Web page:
Editor’s note: This is the second article in a three-part series about China’s “Discourse Power” project.
In the first two parts of this series, I explained the genesis and logic behind China’s discursive-construction of a truth-ambivalent China-wide safe space where the Communist Party would be unassailable and understood as indispensable to the nation. I also explained how the Party created a zombified version of what the West calls “civil society” in order to make the safe space self-perpetuating.
In part three, I now turn to how China is making the purveyors of American soft power into its eager and willing host organisms to expand China’s safe space beyond its own borders. China’s global media acquisitions and operations, efforts to dominate the Chinese diaspora, influencing and manipulating the politics of liberal-democratic nations and expanding influence in international organizations are all indicative of China’s international “discourse power” project.
China, however, lacks the type of direct coercive state power on the world stage that it possesses domestically. It cannot just break into someone’s apartment and arrest them mid-blog in Manhattan, like it can (and does) in China. Still, where the Party is able, it replicates its domestic act of zombifying ostensibly regulatory-type international institutions to carry its message. For instance, soon after China gained sufficient influence in the International Civil Aviation Association (ICAO), it began turning that heretofore purely-regulatory body into a host-organism for its discursive project against Taiwan. To one degree or another, it has also turned the International Olympic Committee, the World Health Organization, and the East Asia Youth Game Committee among others into its discourse-constructing hosts. For the party-state, these international acts of “discourse power” are political, consciously-discursive, coordinated, and mimic the party-state’s domestic approach. Also similar to its domestic practice are its well known efforts to intimidate foreign countries and universities into not providing an expressive platform to the Dalai Lama. While we can expect this type of direct pressure to increase as China gains increasing global influence, China will never be able to directly control discourse externally as effectively as it does internally. For that, it has sought out and found eager hosts among the most important conveyors of American soft power. Americans have been rightfully proud that U.S. soft power has contributed to the universalization of liberal-democratic values. Now this same soft power is becoming the party-state’s host organism and enabler to de-universalize the norm of free expression itself as well as weaken other liberal-democratic norms.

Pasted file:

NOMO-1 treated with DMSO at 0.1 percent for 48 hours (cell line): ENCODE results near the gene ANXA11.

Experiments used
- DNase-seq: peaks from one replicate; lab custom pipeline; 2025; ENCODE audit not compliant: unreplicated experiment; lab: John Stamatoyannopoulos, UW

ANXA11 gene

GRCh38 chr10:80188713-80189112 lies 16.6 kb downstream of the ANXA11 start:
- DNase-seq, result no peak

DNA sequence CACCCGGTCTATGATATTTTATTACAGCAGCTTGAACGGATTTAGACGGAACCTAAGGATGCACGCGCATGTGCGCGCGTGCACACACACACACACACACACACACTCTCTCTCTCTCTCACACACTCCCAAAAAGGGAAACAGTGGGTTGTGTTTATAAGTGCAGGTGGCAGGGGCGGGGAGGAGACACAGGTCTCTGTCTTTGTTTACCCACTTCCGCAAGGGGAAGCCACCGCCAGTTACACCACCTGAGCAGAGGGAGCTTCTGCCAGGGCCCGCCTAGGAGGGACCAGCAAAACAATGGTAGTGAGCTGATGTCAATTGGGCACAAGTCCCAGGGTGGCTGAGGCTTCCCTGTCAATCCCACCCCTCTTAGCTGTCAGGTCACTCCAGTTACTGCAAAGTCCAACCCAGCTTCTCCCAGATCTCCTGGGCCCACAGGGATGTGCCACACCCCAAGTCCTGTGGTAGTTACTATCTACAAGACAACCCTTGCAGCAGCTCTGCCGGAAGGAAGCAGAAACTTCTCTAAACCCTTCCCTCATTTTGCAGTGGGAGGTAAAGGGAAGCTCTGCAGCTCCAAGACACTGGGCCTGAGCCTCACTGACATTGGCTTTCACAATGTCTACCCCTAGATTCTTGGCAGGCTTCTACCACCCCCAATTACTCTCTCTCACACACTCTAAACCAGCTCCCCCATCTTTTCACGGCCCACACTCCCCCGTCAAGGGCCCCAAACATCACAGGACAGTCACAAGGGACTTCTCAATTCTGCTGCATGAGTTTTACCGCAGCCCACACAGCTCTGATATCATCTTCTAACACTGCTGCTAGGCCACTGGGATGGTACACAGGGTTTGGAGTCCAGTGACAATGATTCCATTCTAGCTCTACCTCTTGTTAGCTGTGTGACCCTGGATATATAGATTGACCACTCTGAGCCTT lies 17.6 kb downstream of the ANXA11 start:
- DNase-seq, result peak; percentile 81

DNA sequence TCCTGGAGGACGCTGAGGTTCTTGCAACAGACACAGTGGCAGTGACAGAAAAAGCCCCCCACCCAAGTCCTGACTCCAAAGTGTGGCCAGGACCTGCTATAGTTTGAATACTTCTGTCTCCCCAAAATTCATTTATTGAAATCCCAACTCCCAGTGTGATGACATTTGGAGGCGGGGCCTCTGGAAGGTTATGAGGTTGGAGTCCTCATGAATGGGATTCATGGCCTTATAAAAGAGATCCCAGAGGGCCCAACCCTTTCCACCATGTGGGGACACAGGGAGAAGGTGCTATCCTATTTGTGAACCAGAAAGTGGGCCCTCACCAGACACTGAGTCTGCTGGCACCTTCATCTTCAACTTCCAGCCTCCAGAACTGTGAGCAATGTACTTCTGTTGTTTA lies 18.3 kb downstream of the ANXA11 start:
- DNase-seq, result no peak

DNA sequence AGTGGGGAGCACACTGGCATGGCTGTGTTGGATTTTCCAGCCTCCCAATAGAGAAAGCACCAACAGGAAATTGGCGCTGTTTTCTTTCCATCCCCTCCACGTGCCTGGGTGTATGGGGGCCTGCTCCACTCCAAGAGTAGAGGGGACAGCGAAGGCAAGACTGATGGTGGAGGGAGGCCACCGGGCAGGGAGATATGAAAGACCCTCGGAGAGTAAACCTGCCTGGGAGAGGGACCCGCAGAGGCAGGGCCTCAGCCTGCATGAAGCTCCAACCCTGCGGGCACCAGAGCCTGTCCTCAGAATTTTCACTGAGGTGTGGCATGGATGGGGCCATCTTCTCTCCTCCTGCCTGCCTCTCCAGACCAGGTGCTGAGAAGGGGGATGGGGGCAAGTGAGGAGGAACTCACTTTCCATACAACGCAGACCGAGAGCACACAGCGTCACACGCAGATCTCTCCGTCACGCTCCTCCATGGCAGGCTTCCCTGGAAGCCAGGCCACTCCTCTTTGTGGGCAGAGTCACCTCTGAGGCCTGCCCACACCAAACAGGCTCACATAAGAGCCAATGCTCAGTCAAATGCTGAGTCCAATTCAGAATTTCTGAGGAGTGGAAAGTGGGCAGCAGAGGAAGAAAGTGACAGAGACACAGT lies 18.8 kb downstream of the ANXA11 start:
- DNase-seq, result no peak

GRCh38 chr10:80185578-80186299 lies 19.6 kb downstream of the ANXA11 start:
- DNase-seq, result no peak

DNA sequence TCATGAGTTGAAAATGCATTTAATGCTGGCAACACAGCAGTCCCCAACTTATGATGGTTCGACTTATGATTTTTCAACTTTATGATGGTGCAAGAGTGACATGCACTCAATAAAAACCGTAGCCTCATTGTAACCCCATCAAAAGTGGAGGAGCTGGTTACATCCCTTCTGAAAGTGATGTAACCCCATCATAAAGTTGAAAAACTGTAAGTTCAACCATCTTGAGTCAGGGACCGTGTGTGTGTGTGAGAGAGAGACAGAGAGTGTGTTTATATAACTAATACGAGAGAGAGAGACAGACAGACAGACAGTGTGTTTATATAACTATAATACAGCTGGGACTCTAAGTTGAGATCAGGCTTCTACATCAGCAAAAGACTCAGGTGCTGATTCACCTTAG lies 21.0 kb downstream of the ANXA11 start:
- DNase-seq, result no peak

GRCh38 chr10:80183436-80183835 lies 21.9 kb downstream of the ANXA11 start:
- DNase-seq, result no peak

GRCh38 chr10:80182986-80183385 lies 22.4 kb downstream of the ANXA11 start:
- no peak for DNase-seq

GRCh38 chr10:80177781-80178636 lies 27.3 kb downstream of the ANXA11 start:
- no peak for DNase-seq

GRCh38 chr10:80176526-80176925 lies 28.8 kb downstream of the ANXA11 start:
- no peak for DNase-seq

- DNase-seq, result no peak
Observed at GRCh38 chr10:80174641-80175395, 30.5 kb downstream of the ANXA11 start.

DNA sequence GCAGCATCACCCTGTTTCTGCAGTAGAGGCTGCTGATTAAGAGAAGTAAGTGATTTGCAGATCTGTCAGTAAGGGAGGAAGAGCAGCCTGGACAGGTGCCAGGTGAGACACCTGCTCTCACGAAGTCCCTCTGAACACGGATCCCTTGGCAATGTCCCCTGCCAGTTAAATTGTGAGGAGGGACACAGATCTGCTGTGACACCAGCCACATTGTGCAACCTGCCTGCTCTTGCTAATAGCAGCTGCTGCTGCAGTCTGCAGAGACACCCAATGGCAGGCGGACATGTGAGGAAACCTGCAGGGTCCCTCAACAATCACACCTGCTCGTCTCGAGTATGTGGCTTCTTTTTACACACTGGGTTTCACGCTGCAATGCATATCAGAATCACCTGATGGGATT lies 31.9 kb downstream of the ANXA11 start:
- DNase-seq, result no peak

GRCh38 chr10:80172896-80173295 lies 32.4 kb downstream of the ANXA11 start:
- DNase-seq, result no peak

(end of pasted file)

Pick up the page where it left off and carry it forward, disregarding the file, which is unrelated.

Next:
Hollywood’s pandering to China is understandable and has been extensively reported upon in the United States. If it were just crass product-placement or toning down the profanity for more tame Chinese audiences, it would be one thing, but this most visible purveyor of American soft power openly collaborates with the party-state to make liberal democracies, if not a safe space, at least a little safer for the party-state itself. In fact, the party-state’s Administration of Press, Publication, Radio, Film, and Television (SAPPRFT) has told Hollywood to edit and delete scenes in blockbusters, including Mission: Impossible III, to portray China more favorably, and Hollywood has eagerly complied.